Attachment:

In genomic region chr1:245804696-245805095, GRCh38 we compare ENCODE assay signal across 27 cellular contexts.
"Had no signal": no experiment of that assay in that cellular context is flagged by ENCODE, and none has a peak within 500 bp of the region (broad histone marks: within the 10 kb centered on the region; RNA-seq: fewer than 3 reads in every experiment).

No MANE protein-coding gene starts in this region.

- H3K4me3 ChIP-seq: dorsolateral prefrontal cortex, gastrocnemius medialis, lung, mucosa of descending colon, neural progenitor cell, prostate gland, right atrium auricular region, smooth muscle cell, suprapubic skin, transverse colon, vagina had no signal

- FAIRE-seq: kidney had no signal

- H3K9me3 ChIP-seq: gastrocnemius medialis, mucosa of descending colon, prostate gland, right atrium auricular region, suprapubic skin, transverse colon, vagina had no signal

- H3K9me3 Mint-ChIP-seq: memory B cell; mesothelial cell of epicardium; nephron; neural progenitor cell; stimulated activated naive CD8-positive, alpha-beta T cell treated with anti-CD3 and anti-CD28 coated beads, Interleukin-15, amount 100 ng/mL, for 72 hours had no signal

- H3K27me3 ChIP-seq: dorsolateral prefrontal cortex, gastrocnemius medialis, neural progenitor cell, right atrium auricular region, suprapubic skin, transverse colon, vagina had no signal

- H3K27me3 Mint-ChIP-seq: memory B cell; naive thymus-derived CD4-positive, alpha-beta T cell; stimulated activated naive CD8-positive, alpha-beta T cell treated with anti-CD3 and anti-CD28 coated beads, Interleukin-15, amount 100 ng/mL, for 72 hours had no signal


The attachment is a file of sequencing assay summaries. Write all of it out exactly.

In genomic region chr1:245804696-245805095, GRCh38 we compare ENCODE assay signal across 27 cellular contexts.
"Had no signal": no experiment of that assay in that cellular context is flagged by ENCODE, and none has a peak within 500 bp of the region (broad histone marks: within the 10 kb centered on the region; RNA-seq: fewer than 3 reads in every experiment).

No MANE protein-coding gene starts in this region.

- H3K4me3 ChIP-seq: dorsolateral prefrontal cortex, gastrocnemius medialis, lung, mucosa of descending colon, neural progenitor cell, prostate gland, right atrium auricular region, smooth muscle cell, suprapubic skin, transverse colon, vagina had no signal

- FAIRE-seq: kidney had no signal

- H3K9me3 ChIP-seq: gastrocnemius medialis, mucosa of descending colon, prostate gland, right atrium auricular region, suprapubic skin, transverse colon, vagina had no signal

- H3K9me3 Mint-ChIP-seq: memory B cell; mesothelial cell of epicardium; nephron; neural progenitor cell; stimulated activated naive CD8-positive, alpha-beta T cell treated with anti-CD3 and anti-CD28 coated beads, Interleukin-15, amount 100 ng/mL, for 72 hours had no signal

- H3K27me3 ChIP-seq: dorsolateral prefrontal cortex, gastrocnemius medialis, neural progenitor cell, right atrium auricular region, suprapubic skin, transverse colon, vagina had no signal

- H3K27me3 Mint-ChIP-seq: memory B cell; naive thymus-derived CD4-positive, alpha-beta T cell; stimulated activated naive CD8-positive, alpha-beta T cell treated with anti-CD3 and anti-CD28 coated beads, Interleukin-15, amount 100 ng/mL, for 72 hours had no signal